Verse > Anthologies > The Oxford Book of English Mystical Verse > 24. The Collar
Nicholson & Lee, eds.  The Oxford Book of English Mystical Verse. 1917.
24. The Collar
By George Herbert  (1593–1633)
  I STRUCK the board, and cry’d, ‘No more;
      I will abroad.’
  What, shall I ever sigh and pine?
My lines and life are free; free as the rode,
  Loose as the winde, as large as store.        5
      Shall I be still in suit?
  Have I no harvest but a thorn
  To let me bloud, and not restore
What I have lost with cordiall fruit?
      Sure there was wine       10
  Before my sighs did drie it; there was corn
    Before my tears did drown it.
  Is the yeare onely lost to me?
    Have I no bayes to crown it,
No flowers, no garlands gay? all blasted,       15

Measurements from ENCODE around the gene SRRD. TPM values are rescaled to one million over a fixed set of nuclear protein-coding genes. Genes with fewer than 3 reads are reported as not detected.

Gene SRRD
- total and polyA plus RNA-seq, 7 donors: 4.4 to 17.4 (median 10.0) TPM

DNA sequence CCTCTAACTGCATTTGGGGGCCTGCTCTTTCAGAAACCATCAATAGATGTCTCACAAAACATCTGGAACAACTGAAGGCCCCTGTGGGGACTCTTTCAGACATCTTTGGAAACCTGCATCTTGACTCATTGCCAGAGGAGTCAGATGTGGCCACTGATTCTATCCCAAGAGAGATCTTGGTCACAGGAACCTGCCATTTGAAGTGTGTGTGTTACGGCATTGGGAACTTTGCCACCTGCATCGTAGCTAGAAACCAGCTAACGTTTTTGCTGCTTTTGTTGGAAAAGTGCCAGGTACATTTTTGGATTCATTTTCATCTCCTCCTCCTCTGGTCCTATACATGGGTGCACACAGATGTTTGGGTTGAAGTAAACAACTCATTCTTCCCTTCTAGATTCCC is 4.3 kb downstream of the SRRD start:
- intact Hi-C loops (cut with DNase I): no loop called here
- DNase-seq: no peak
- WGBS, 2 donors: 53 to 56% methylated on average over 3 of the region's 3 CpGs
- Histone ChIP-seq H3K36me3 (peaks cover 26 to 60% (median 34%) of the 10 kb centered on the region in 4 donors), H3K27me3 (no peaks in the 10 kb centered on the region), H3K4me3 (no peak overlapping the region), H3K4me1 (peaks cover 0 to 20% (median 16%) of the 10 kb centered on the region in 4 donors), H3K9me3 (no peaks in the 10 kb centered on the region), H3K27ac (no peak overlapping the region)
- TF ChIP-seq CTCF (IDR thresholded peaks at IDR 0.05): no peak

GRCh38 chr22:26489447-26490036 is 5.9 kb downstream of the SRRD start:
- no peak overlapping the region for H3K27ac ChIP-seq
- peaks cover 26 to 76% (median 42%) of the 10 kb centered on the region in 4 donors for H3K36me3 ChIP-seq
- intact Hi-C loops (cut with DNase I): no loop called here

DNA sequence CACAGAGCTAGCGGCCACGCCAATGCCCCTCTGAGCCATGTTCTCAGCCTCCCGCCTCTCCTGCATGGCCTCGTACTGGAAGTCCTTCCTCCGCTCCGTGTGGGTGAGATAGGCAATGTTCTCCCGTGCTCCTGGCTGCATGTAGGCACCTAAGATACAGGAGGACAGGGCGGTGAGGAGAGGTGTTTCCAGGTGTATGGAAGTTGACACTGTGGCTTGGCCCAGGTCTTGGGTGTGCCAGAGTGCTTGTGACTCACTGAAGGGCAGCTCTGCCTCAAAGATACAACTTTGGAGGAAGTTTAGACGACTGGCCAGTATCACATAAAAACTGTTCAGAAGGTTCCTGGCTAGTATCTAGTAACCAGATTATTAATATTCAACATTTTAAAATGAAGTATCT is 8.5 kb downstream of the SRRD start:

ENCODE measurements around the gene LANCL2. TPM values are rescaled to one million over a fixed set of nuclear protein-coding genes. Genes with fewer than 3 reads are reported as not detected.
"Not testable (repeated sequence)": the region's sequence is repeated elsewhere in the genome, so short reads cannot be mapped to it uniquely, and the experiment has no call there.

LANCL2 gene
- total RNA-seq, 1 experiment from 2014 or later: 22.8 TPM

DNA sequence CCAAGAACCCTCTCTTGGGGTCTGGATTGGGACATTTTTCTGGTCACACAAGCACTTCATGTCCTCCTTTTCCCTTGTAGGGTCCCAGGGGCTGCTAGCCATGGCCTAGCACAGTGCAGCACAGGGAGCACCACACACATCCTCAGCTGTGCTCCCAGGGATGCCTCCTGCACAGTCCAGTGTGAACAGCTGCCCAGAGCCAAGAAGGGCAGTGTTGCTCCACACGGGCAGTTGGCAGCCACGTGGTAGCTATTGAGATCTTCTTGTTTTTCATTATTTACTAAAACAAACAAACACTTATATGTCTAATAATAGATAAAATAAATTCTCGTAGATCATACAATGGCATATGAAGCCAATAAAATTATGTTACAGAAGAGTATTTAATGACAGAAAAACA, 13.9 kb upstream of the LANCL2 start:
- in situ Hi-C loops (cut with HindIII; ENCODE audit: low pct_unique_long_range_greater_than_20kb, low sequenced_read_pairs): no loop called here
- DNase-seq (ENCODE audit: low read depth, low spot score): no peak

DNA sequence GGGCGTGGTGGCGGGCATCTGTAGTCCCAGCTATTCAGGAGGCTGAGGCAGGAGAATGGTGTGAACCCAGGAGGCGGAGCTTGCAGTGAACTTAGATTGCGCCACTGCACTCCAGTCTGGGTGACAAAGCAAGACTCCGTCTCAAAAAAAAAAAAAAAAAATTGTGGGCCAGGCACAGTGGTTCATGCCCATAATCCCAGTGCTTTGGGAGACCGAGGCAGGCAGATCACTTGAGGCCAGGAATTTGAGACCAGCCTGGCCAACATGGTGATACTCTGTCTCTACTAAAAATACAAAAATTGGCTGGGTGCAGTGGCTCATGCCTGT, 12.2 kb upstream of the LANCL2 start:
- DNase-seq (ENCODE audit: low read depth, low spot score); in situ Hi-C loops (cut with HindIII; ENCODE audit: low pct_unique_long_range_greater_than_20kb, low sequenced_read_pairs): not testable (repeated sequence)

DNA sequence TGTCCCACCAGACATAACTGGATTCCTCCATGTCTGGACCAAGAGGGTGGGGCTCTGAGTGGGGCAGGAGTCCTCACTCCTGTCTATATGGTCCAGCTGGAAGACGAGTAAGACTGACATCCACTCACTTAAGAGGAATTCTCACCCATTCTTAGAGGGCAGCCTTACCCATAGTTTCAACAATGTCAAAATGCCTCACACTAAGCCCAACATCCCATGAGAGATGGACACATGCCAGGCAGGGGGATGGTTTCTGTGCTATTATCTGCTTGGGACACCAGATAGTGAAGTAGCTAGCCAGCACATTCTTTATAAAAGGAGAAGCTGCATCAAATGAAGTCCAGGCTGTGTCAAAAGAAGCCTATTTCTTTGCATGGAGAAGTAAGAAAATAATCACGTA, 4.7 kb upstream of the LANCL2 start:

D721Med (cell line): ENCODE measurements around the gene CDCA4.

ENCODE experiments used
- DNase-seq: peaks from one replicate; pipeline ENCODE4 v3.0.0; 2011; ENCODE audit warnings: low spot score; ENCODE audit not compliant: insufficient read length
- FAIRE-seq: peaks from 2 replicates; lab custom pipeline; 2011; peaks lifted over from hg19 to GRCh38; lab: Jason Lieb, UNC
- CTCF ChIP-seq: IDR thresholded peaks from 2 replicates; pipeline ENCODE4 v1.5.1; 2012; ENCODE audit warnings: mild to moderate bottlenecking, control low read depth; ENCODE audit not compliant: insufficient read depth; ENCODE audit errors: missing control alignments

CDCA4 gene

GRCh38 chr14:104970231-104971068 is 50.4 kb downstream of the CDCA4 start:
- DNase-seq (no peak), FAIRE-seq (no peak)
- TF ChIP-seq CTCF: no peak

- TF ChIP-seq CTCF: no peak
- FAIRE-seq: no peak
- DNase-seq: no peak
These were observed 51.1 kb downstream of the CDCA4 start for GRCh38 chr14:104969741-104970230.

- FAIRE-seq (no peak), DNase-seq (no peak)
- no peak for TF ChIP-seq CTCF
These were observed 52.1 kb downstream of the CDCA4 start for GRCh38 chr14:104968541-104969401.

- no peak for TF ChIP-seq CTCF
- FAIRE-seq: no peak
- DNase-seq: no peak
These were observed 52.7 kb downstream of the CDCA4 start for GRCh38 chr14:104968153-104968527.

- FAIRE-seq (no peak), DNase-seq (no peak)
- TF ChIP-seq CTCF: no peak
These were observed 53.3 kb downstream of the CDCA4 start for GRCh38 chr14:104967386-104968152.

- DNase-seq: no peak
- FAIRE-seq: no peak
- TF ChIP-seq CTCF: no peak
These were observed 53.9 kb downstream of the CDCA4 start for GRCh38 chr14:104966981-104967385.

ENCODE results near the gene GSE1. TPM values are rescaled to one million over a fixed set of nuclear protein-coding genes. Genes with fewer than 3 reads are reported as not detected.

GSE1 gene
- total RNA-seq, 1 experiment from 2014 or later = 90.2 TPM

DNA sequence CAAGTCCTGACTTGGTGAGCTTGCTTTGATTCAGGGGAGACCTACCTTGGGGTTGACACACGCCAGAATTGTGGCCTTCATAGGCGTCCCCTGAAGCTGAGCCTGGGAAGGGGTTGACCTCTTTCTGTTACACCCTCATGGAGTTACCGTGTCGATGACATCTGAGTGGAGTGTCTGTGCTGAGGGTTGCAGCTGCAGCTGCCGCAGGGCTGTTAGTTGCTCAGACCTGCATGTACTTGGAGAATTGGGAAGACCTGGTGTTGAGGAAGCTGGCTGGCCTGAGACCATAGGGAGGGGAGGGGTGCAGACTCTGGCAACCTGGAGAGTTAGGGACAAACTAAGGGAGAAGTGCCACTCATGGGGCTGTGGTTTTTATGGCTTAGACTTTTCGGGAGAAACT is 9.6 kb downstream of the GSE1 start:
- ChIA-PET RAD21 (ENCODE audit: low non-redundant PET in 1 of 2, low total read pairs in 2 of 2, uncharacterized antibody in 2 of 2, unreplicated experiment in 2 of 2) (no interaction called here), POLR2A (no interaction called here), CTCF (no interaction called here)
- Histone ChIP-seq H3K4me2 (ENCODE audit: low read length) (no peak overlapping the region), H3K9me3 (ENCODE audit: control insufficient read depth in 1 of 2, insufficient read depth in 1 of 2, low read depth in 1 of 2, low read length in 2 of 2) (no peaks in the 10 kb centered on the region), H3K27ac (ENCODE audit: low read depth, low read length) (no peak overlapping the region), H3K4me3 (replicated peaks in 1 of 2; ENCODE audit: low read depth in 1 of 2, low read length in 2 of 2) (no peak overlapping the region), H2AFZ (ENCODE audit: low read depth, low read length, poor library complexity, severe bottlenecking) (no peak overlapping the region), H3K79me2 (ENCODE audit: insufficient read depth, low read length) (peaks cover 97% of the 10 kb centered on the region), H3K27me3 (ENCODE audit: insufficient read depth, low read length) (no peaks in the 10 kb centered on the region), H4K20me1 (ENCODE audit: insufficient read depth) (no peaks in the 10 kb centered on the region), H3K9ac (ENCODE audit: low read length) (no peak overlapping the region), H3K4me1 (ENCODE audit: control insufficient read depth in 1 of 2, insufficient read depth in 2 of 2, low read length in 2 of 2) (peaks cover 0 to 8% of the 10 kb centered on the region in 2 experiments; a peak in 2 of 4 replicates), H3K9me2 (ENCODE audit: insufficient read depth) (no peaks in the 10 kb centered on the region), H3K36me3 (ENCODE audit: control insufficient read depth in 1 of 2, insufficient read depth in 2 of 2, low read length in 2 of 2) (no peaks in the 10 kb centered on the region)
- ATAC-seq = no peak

All wasted?
  Not so, my heart; but there is fruit,
      And thou hast hands.
  Recover all thy sigh-blown age
On double pleasures; leave thy cold dispute       20
Of what is fit and not; forsake thy cage,
      Thy rope of sands,
Which pettie thoughts have made; and made to thee
  Good cable, to enforce and draw,
      And be thy law,       25
  While thou didst wink and wouldst not see.
      Away! take heed;
      I will abroad.
Call in thy death’s-head there, tie up thy fears;
      He that forbears       30
    To suit and serve his need
      Deserves his load.
But as I rav’d and grew more fierce and wilde
      At every word,
  Me thought I heard one calling, ‘Childe’;       35
      And I reply’d, ‘My Lord.’



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